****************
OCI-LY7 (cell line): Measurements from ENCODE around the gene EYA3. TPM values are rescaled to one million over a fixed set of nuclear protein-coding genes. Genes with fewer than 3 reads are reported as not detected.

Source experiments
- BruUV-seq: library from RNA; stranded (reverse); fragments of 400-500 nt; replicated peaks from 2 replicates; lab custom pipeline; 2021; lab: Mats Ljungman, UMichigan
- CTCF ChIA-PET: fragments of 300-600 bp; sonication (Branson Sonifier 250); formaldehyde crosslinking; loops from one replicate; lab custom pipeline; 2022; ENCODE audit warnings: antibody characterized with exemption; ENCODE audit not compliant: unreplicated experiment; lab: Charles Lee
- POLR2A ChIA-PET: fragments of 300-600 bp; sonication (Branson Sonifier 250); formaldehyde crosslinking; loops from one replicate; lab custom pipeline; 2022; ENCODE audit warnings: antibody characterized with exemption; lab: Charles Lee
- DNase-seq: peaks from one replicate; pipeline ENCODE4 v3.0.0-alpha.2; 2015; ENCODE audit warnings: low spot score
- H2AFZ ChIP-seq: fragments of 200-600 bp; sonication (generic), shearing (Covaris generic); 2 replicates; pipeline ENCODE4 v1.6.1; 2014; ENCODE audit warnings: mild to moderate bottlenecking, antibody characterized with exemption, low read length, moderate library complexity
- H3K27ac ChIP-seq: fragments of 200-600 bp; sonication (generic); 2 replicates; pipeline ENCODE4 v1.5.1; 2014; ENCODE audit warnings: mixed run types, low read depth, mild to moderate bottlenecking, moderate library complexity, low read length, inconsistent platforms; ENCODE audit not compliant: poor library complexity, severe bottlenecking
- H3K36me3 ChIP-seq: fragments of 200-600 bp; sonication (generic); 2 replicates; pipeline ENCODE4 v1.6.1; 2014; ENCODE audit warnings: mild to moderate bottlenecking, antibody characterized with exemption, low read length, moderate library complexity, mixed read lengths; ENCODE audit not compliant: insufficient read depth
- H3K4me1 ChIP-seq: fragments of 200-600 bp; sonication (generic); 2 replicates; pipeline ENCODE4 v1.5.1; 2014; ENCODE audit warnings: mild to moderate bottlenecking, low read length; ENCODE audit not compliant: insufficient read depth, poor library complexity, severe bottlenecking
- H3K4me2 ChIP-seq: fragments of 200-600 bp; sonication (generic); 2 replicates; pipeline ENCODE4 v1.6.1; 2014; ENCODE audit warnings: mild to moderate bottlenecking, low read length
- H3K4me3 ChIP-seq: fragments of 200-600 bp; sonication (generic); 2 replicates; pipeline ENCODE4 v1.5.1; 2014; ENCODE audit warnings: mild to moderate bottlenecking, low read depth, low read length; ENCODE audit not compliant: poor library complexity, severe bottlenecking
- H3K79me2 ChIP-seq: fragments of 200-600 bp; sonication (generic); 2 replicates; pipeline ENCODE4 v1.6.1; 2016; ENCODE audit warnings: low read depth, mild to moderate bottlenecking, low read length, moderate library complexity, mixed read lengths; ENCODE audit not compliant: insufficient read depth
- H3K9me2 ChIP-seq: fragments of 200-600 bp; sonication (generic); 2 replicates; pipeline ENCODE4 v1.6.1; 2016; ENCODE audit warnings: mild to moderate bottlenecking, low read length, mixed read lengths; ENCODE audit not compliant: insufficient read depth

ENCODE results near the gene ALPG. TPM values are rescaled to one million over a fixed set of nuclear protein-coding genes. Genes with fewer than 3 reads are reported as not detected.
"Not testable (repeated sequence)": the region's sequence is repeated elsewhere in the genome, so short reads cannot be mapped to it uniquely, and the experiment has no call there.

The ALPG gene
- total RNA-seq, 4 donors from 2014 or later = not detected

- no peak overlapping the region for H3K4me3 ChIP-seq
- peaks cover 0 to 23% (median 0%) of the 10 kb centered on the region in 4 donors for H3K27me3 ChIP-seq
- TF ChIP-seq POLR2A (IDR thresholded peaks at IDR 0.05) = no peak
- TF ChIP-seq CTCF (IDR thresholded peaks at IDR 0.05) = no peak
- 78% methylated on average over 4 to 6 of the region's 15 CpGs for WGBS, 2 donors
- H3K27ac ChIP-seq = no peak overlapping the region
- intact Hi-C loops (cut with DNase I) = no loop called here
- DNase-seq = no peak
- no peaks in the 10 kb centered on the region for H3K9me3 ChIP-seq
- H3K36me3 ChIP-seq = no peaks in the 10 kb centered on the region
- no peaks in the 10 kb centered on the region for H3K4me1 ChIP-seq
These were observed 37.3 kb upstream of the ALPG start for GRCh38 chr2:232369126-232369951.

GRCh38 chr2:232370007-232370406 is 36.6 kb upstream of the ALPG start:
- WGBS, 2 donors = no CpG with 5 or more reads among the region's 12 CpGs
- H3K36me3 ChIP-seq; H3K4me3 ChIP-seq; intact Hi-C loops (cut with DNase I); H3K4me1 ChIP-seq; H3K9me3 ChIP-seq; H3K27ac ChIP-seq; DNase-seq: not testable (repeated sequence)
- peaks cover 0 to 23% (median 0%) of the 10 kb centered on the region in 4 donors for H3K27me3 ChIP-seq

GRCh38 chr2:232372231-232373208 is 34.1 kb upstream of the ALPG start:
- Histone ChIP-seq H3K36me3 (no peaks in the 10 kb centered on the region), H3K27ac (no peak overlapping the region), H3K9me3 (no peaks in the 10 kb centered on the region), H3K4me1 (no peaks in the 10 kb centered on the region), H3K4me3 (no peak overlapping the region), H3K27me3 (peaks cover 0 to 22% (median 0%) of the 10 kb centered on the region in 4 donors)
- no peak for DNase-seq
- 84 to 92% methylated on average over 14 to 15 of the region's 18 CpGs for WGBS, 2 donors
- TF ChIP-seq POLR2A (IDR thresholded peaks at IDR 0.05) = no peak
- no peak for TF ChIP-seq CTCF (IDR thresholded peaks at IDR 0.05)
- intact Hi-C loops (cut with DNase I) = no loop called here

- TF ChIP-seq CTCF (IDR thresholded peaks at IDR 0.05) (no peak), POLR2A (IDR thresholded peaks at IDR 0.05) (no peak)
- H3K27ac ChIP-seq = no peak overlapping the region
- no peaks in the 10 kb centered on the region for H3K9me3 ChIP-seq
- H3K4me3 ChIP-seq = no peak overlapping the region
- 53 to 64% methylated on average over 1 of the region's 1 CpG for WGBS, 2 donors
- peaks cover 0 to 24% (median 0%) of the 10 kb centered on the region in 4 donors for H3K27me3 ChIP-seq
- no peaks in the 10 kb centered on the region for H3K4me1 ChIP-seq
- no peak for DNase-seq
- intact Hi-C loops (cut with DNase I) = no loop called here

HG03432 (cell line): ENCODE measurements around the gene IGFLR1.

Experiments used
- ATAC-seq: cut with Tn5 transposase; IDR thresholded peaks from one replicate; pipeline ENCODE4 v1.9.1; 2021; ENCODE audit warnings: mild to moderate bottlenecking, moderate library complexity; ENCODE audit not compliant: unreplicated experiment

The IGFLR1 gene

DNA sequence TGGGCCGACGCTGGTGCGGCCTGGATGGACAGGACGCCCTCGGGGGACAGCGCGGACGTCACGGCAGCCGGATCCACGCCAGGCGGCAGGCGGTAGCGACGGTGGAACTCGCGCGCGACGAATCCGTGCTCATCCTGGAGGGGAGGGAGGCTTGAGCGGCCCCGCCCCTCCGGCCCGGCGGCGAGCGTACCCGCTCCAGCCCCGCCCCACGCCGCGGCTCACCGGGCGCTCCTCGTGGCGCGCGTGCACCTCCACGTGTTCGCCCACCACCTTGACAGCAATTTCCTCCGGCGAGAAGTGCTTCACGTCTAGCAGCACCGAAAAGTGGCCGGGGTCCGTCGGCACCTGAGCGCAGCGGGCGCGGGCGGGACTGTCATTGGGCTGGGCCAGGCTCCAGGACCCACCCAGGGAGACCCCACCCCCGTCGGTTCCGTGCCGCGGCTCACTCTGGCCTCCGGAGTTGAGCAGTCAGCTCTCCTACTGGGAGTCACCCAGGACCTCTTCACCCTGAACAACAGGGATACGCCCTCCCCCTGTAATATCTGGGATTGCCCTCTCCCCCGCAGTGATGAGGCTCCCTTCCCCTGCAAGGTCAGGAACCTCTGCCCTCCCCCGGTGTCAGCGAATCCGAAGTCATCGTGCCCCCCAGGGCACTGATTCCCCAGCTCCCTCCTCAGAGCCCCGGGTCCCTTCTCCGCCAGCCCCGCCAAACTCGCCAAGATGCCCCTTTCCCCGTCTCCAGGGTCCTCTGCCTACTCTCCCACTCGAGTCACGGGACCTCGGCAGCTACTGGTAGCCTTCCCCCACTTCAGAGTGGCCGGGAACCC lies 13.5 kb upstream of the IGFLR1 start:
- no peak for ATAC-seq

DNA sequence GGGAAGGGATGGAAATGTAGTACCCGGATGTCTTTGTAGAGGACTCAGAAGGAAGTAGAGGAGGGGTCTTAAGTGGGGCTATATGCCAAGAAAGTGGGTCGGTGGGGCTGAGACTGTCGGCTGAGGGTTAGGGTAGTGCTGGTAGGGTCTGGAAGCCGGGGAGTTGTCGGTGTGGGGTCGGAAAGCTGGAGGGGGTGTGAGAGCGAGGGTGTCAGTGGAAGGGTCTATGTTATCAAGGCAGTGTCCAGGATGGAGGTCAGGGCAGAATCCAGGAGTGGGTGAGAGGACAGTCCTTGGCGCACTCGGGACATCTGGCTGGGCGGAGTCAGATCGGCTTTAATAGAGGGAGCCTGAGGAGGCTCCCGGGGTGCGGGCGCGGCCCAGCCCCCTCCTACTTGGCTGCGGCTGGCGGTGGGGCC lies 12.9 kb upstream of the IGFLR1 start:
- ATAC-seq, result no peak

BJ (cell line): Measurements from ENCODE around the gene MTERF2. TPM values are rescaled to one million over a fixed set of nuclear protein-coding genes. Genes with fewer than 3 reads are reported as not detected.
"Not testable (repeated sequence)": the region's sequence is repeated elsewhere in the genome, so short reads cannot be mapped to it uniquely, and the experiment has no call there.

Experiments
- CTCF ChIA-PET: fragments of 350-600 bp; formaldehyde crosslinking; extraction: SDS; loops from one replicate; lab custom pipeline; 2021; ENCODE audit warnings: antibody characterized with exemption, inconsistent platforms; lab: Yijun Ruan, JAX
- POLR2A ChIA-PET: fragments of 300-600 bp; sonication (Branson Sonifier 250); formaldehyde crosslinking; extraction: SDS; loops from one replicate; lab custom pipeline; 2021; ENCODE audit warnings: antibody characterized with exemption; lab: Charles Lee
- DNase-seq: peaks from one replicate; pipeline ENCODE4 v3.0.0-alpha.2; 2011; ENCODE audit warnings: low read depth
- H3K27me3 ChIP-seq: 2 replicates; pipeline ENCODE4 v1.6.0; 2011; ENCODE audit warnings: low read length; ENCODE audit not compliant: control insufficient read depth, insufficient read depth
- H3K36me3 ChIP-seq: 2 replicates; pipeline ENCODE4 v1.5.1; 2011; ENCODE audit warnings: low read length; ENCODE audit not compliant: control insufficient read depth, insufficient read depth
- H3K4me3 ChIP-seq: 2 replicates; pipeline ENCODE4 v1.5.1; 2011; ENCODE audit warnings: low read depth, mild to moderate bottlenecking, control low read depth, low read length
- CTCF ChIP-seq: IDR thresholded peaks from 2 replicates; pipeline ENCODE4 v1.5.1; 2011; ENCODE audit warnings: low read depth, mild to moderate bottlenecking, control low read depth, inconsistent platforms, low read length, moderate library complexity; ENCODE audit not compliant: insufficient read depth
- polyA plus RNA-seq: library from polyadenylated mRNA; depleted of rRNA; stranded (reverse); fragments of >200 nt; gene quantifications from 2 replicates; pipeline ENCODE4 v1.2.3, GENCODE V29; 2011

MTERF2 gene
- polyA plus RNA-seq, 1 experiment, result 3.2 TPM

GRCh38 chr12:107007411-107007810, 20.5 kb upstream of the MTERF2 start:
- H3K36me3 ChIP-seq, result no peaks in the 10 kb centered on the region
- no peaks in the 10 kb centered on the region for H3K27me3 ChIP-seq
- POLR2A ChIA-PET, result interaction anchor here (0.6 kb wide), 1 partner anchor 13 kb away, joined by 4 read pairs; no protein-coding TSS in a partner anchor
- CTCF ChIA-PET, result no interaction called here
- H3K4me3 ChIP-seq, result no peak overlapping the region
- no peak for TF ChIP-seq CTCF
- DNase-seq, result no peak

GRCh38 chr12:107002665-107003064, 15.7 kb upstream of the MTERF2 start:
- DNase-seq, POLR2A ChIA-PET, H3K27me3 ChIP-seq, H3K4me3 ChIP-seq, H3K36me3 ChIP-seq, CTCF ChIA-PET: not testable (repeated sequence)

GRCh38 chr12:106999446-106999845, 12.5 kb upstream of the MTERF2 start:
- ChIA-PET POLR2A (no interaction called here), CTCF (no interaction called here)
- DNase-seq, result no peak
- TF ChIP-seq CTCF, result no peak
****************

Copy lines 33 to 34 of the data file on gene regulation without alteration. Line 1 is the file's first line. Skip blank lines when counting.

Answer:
- H3K36me3 ChIP-seq; H3K4me3 ChIP-seq; intact Hi-C loops (cut with DNase I); H3K4me1 ChIP-seq; H3K9me3 ChIP-seq; H3K27ac ChIP-seq; DNase-seq: not testable (repeated sequence)
- peaks cover 0 to 23% (median 0%) of the 10 kb centered on the region in 4 donors for H3K27me3 ChIP-seq